Indiana’s Senate Democrats gained a new senator and defeated a long-time Republican incumbent. Jon Ford beat Mike Delph to represent Senate District 38 at the Statehouse. Ford is the first openly gay lawmaker to be elected to serve in the General Assembly.
The Senate Republicans still maintain their Super Majority with 40 Republicans to 10 Democrats.

Indiana House of Representatives
House Democrats picked up at least two more seats, inching closer to breaking the Republicans Super Majority. With some delays in vote counting in Northwest Indiana the results are still out to see if Republican incumbents Julie Olthoff and Ed Soliday will remain in the Statehouse.

Stay Informed 
Find Your Local, State and Federal Representatives

Thursday, November 8, 2018

Why Do Short-Term Health Insurance Plans Have Lower Premiums Than Plans That Comply with the ACA?

From Kaiser Family Foundation:
The Trump administration earlier this year issued a regulation that expands the availability of “short-term” health insurance plans that do not have to comply with any of the rules in the Affordable Care Act (ACA) for plans sold in the individual market. Specifically, the regulation allows short-term plans to be offered for up to 364 days and renewed at the discretion of the insurer for up to three years. Short-term plans are also expected to be more attractive now that ACA’s individual mandate penalty has been repealed, since people previously enrolling in these plans were liable for the penalty.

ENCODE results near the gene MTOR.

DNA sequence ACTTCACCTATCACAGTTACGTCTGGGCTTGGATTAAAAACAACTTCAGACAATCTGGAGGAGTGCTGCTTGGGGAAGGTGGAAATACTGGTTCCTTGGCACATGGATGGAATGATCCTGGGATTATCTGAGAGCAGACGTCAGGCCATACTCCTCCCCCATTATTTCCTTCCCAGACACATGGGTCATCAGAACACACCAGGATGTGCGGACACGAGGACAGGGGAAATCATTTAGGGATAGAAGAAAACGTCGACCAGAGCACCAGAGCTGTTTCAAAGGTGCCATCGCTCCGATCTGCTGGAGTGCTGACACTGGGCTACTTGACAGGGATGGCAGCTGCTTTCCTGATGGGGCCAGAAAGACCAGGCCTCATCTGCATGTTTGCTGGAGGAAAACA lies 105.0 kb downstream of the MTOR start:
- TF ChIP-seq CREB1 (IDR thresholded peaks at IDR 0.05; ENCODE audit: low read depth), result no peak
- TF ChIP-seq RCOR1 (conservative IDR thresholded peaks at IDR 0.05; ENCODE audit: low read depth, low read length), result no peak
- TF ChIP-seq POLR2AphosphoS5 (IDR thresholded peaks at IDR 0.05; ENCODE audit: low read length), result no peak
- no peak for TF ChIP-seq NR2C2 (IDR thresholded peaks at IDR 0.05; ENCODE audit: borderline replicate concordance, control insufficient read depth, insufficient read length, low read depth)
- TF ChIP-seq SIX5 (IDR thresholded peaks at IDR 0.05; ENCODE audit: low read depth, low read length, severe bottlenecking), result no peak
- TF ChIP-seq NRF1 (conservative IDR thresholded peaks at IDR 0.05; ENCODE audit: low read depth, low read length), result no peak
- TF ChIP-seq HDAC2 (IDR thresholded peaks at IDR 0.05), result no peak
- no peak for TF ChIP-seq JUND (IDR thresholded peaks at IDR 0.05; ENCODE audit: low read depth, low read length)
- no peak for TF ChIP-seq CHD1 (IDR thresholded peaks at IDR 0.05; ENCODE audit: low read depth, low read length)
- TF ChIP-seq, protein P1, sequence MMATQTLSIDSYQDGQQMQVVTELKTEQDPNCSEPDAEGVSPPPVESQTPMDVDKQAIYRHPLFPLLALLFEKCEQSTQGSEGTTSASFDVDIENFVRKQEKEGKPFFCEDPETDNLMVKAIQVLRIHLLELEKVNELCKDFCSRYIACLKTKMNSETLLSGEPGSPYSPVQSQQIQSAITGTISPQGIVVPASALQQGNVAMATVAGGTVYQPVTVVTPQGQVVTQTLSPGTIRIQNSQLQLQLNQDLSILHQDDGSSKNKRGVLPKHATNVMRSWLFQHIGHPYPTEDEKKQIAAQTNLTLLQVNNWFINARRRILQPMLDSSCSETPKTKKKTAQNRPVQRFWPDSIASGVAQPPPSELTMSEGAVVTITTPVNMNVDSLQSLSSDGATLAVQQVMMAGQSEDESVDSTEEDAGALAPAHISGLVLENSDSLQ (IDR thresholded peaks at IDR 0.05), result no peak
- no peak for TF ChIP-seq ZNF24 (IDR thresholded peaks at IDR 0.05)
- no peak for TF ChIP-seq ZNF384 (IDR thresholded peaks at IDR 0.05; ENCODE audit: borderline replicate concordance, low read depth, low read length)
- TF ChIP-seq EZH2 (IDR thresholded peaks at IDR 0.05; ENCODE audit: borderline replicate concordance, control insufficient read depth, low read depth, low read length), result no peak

Short-term plans pose tradeoffs for consumers. On the one hand, they typically have substantially lower premiums than ACA plans. On the other hand, they exclude people with pre-existing conditions — an estimated 27% of all non-elderly adults — and offer more limited benefits than ACA plans.
In this analysis, we quantify the effects of the eligibility rules and more limited benefits generally found in short-term plans on the premiums in those plans. We estimate that by screening out people with pre-existing conditions and providing less comprehensive benefits, insurers may be able to offer short-term plans at premiums 54% lower than ACA-compliant plans.

Denial of Coverage to People with Pre-Existing Conditions

Short-term plans generally limit coverage of pre-existing conditions in two ways: by denying insurance altogether to people with pre-existing conditions, and by excluding coverage of pre-existing conditions for people who are offered a policy. By covering primarily people who are healthy at the time they apply, short-term plans have much lower claims costs than ACA-compliant plans and can charge substantially lower premiums.